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Our Lady and St Margaret, Calthorpe
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and St Margaret, Calthorpe
St Margaret sits in a walled churchyard above the narrow lanes of this tiny village. In appearance it is almost entirely 19th century; only the chancel was not refaced in unknapped flint by the Victorians, but these have mellowed with age and only the tower still appears rather stark. The east window predates the Victorians, dating from a restoration in the 1820s - with its narrow interlocking tracery and clear glass panes it is very pleasing.
Coming from the in-yer-face Anglo-catholic spikiness of neighbouring Erpingham, I hoped that I would find something similar at Calthorpe, and I was not disappointed. This is another sacramental interior, but differs from Erpingham in that it is very simple, the altar dressed in plain colours, the stations restrained, the rood simple. I might have thought myself inside a modern Catholic church rather than an Anglican one. The nave altar in particular might have stepped straight out of the Diocese of East Anglia rather than the Diocese of Norwich.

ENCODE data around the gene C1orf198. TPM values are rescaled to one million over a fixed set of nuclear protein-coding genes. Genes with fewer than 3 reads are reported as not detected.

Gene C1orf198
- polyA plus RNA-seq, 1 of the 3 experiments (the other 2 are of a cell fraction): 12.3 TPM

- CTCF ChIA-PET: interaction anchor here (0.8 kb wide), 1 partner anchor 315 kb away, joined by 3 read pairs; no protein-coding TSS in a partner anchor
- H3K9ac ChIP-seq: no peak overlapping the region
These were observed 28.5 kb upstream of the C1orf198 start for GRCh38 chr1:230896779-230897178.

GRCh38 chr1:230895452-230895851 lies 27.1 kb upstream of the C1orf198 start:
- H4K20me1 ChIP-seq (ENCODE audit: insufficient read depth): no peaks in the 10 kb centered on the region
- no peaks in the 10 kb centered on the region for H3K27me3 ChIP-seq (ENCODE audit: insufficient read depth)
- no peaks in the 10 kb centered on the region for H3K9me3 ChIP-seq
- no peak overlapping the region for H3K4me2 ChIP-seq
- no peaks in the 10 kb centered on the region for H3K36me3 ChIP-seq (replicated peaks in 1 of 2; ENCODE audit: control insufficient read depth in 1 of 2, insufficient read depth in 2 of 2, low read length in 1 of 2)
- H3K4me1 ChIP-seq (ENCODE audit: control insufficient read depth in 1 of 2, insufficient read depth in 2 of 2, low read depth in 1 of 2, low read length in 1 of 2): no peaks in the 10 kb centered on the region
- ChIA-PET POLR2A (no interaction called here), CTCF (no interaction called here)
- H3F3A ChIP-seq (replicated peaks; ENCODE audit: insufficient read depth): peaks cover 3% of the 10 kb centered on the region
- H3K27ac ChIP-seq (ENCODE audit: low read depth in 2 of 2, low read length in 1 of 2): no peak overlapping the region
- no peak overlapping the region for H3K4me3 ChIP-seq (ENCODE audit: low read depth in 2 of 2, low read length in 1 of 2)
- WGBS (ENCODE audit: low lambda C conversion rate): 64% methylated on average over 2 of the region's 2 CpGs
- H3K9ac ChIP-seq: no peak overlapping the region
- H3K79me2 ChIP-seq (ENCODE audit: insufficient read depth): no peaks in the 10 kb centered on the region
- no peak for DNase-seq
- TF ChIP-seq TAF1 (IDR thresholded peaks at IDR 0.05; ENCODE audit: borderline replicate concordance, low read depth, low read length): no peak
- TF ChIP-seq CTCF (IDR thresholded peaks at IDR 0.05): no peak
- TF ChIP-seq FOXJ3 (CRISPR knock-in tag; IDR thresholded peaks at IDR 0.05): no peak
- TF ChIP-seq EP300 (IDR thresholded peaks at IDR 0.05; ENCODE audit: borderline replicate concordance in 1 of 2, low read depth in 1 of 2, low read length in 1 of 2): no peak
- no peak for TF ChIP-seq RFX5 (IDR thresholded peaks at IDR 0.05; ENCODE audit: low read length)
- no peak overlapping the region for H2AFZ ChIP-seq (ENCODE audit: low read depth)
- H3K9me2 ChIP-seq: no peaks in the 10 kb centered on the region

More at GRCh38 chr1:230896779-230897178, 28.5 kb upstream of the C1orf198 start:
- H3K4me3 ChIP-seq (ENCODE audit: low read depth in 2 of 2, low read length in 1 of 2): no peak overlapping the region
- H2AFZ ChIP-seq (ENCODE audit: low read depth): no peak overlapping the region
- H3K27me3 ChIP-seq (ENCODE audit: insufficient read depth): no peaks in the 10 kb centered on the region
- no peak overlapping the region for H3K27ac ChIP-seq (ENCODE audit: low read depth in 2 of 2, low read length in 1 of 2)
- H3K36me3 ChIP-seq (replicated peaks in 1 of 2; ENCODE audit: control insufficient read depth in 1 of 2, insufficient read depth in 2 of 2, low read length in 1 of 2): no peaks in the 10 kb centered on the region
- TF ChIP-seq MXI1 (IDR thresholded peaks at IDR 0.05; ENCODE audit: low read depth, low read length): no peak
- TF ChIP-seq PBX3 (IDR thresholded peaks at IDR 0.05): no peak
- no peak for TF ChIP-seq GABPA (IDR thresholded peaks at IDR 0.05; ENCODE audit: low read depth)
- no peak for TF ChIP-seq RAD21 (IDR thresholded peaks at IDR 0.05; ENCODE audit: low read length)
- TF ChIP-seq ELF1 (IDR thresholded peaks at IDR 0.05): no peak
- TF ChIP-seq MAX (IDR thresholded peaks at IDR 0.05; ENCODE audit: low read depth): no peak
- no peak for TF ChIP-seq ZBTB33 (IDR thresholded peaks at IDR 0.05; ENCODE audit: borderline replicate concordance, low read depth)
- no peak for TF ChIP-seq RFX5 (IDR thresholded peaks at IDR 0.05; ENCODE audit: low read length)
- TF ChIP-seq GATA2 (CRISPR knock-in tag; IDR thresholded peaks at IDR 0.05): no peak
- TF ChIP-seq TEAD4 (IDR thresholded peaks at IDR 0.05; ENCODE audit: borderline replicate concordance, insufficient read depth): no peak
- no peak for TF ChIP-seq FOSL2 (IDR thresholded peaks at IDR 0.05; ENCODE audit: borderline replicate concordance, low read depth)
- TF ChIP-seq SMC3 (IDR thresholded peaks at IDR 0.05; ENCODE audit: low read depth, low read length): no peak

There is deliciously green font, with a towering 20th century font cover, typical of the style in red and green. But the Anglo-catholic tradition at Calthorpe probably predates it. The Rector here for forty years of the 19th century was Samuel Shepheard, who in his later years was received into the Catholic Church along with his daughters. When he died, they built the Catholic chapel of St John of the Cross at Aylsham in his memory; it now forms the sacristy of the modern church there.
If he could come back, he might well find that the Mass and Benedection still celebrated here at Anglican Calthorpe were more traditionalist in character than the post-Vatican II liturgy of the modern Catholic Church, his adopted home.
Simon Knott, September 2005
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